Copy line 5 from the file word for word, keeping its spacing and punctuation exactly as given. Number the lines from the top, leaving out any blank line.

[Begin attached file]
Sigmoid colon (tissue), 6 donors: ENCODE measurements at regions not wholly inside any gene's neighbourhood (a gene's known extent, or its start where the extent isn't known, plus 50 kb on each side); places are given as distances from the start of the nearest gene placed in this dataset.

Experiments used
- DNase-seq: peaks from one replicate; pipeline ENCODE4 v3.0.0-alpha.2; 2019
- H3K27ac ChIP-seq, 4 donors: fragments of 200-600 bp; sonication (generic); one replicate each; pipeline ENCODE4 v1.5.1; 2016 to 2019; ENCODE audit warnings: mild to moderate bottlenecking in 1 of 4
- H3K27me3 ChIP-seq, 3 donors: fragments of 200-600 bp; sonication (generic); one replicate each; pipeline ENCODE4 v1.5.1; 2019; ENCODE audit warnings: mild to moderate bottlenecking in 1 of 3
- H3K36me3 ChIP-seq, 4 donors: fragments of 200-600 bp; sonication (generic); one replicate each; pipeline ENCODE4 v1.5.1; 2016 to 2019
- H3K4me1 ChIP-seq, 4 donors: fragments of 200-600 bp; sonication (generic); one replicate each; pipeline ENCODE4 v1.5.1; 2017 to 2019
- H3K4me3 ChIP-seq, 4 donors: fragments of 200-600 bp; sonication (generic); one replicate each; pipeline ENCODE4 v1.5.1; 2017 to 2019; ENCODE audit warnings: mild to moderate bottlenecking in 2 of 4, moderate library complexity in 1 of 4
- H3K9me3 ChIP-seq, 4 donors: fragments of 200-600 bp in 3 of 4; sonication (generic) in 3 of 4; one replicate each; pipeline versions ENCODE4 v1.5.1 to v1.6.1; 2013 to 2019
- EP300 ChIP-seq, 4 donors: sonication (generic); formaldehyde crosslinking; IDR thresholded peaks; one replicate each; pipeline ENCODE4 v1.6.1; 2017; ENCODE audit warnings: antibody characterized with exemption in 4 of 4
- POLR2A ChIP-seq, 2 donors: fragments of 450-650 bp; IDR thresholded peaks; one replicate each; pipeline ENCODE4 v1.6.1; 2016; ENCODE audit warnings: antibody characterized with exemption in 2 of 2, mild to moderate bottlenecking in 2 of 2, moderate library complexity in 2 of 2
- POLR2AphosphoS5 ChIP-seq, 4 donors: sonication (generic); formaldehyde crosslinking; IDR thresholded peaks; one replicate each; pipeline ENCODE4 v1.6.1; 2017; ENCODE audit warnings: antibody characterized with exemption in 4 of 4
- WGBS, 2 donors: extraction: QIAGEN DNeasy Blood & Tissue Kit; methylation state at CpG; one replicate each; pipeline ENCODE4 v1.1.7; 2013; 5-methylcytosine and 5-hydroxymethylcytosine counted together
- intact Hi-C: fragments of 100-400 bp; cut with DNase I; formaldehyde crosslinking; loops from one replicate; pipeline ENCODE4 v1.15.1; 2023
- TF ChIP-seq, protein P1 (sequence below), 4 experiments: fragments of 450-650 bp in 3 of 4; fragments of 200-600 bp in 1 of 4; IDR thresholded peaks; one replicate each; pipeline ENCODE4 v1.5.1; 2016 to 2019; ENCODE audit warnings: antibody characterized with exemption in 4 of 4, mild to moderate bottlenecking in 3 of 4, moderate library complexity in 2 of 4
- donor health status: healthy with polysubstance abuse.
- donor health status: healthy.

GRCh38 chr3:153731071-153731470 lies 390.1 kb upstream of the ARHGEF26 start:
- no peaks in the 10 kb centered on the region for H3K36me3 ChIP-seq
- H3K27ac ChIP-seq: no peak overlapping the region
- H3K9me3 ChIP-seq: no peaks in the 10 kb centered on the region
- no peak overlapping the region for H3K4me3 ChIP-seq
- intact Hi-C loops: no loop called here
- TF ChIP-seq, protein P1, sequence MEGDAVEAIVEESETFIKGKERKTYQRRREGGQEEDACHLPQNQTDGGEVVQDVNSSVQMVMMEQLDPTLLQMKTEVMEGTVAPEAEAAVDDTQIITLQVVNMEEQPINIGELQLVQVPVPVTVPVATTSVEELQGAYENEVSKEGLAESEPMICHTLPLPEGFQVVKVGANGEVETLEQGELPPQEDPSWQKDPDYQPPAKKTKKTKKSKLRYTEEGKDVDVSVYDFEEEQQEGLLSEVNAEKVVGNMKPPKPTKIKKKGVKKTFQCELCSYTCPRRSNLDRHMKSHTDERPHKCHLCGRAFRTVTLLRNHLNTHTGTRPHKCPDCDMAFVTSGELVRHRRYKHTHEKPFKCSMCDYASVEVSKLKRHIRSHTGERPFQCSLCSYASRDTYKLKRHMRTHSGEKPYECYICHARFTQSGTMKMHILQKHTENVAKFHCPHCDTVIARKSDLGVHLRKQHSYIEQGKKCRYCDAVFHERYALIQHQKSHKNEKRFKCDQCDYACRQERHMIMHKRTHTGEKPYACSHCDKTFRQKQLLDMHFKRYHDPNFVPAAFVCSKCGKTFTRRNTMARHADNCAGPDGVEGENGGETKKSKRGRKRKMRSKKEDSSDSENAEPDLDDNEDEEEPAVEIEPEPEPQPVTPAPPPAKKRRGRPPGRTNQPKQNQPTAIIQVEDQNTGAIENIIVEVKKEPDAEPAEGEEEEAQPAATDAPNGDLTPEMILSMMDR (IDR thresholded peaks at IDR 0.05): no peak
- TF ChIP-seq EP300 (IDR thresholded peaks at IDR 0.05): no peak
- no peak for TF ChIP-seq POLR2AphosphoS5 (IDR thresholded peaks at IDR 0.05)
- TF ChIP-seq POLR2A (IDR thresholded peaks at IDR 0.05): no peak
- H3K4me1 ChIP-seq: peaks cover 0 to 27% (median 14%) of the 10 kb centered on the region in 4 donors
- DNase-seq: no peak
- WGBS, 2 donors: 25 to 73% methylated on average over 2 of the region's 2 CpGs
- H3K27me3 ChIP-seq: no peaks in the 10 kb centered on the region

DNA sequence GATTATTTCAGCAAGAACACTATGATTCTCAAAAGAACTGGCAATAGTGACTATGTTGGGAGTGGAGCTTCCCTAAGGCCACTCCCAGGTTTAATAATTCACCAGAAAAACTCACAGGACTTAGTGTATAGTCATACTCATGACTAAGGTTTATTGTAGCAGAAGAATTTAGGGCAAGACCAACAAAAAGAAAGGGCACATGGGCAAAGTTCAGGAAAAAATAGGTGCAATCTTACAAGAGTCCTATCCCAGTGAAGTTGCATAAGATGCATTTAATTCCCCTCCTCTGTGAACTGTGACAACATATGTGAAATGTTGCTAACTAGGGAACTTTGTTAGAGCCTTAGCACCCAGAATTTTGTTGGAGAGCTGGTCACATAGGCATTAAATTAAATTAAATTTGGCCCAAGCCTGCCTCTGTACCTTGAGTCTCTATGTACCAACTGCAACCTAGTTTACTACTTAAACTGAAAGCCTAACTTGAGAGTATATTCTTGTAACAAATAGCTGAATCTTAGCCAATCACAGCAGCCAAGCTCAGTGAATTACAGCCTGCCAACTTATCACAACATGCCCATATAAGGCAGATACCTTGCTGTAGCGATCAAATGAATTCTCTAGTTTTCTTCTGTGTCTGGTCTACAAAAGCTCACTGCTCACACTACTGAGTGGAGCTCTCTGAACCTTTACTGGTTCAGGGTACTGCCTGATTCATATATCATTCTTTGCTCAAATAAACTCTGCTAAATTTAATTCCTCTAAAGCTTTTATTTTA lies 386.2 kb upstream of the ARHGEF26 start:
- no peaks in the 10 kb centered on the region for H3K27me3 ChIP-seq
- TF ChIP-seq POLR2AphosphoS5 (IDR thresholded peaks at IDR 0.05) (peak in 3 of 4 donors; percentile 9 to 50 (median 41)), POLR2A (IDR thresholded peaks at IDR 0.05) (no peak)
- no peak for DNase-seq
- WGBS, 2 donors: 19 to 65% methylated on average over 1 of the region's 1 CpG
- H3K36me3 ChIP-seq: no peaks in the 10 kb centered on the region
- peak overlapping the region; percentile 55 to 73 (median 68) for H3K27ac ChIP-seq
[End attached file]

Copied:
- H3K27me3 ChIP-seq, 3 donors: fragments of 200-600 bp; sonication (generic); one replicate each; pipeline ENCODE4 v1.5.1; 2019; ENCODE audit warnings: mild to moderate bottlenecking in 1 of 3